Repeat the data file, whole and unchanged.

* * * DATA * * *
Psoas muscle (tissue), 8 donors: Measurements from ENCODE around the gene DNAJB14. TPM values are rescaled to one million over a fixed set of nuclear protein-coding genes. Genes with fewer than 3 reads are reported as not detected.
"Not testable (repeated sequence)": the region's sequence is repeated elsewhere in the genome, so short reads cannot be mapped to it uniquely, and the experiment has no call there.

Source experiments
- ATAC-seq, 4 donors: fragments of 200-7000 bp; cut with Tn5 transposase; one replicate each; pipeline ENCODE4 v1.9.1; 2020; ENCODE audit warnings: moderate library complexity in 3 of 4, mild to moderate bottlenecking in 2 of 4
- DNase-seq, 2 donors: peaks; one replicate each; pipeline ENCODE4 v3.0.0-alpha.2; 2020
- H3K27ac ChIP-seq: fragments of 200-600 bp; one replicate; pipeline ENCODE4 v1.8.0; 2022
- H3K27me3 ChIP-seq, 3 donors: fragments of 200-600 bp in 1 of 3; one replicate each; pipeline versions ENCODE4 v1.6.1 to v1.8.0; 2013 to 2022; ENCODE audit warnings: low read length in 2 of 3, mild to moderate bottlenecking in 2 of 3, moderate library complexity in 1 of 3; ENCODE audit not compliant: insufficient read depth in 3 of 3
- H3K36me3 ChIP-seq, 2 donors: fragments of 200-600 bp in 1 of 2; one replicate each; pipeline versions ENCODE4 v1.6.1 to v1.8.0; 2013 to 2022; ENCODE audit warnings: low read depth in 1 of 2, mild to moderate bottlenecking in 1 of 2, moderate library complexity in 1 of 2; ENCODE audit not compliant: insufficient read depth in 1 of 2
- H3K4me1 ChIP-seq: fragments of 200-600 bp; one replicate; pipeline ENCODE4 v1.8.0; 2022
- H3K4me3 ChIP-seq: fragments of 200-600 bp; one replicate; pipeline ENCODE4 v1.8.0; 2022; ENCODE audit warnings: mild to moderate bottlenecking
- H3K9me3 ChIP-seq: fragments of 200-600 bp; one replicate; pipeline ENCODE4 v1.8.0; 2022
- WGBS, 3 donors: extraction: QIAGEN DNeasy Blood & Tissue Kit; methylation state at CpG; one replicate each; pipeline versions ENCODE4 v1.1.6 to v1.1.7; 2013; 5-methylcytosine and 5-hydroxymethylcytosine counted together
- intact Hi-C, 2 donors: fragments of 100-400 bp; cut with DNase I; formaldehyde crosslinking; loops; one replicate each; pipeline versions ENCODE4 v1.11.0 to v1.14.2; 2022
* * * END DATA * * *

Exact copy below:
Psoas muscle (tissue), 8 donors: Measurements from ENCODE around the gene DNAJB14. TPM values are rescaled to one million over a fixed set of nuclear protein-coding genes. Genes with fewer than 3 reads are reported as not detected.
"Not testable (repeated sequence)": the region's sequence is repeated elsewhere in the genome, so short reads cannot be mapped to it uniquely, and the experiment has no call there.

Source experiments
- ATAC-seq, 4 donors: fragments of 200-7000 bp; cut with Tn5 transposase; one replicate each; pipeline ENCODE4 v1.9.1; 2020; ENCODE audit warnings: moderate library complexity in 3 of 4, mild to moderate bottlenecking in 2 of 4
- DNase-seq, 2 donors: peaks; one replicate each; pipeline ENCODE4 v3.0.0-alpha.2; 2020
- H3K27ac ChIP-seq: fragments of 200-600 bp; one replicate; pipeline ENCODE4 v1.8.0; 2022
- H3K27me3 ChIP-seq, 3 donors: fragments of 200-600 bp in 1 of 3; one replicate each; pipeline versions ENCODE4 v1.6.1 to v1.8.0; 2013 to 2022; ENCODE audit warnings: low read length in 2 of 3, mild to moderate bottlenecking in 2 of 3, moderate library complexity in 1 of 3; ENCODE audit not compliant: insufficient read depth in 3 of 3
- H3K36me3 ChIP-seq, 2 donors: fragments of 200-600 bp in 1 of 2; one replicate each; pipeline versions ENCODE4 v1.6.1 to v1.8.0; 2013 to 2022; ENCODE audit warnings: low read depth in 1 of 2, mild to moderate bottlenecking in 1 of 2, moderate library complexity in 1 of 2; ENCODE audit not compliant: insufficient read depth in 1 of 2
- H3K4me1 ChIP-seq: fragments of 200-600 bp; one replicate; pipeline ENCODE4 v1.8.0; 2022
- H3K4me3 ChIP-seq: fragments of 200-600 bp; one replicate; pipeline ENCODE4 v1.8.0; 2022; ENCODE audit warnings: mild to moderate bottlenecking
- H3K9me3 ChIP-seq: fragments of 200-600 bp; one replicate; pipeline ENCODE4 v1.8.0; 2022
- WGBS, 3 donors: extraction: QIAGEN DNeasy Blood & Tissue Kit; methylation state at CpG; one replicate each; pipeline versions ENCODE4 v1.1.6 to v1.1.7; 2013; 5-methylcytosine and 5-hydroxymethylcytosine counted together
- intact Hi-C, 2 donors: fragments of 100-400 bp; cut with DNase I; formaldehyde crosslinking; loops; one replicate each; pipeline versions ENCODE4 v1.11.0 to v1.14.2; 2022